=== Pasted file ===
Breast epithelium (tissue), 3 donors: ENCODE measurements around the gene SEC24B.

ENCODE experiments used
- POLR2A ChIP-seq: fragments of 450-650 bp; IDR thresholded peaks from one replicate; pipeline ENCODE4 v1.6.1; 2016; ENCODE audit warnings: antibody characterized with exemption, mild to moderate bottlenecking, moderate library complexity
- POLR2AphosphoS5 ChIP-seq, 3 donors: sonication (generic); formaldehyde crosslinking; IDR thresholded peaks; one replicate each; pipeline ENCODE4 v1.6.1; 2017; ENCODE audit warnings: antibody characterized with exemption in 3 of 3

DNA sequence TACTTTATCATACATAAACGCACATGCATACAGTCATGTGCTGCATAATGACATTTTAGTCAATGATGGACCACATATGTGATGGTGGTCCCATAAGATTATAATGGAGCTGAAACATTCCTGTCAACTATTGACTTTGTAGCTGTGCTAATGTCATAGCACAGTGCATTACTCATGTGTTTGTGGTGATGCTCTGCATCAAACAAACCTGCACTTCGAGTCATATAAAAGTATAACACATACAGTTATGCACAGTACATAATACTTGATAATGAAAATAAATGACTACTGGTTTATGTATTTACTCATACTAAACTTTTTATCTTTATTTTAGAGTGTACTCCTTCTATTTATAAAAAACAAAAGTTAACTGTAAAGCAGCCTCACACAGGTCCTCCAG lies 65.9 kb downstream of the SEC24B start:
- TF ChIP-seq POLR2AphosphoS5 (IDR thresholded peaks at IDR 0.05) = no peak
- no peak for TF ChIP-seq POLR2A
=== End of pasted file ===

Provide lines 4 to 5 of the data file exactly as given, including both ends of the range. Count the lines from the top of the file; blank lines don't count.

- POLR2AphosphoS5 ChIP-seq, 3 donors: sonication (generic); formaldehyde crosslinking; IDR thresholded peaks; one replicate each; pipeline ENCODE4 v1.6.1; 2017; ENCODE audit warnings: antibody characterized with exemption in 3 of 3

DNA sequence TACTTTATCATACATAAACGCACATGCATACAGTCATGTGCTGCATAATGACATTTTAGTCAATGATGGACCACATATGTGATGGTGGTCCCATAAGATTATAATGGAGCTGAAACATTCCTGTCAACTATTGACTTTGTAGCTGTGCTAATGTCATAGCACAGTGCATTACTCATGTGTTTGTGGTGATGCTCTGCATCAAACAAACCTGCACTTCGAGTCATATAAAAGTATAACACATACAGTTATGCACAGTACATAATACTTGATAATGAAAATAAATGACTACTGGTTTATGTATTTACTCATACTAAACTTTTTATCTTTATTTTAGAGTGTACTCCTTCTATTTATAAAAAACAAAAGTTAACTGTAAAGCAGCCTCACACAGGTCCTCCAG lies 65.9 kb downstream of the SEC24B start: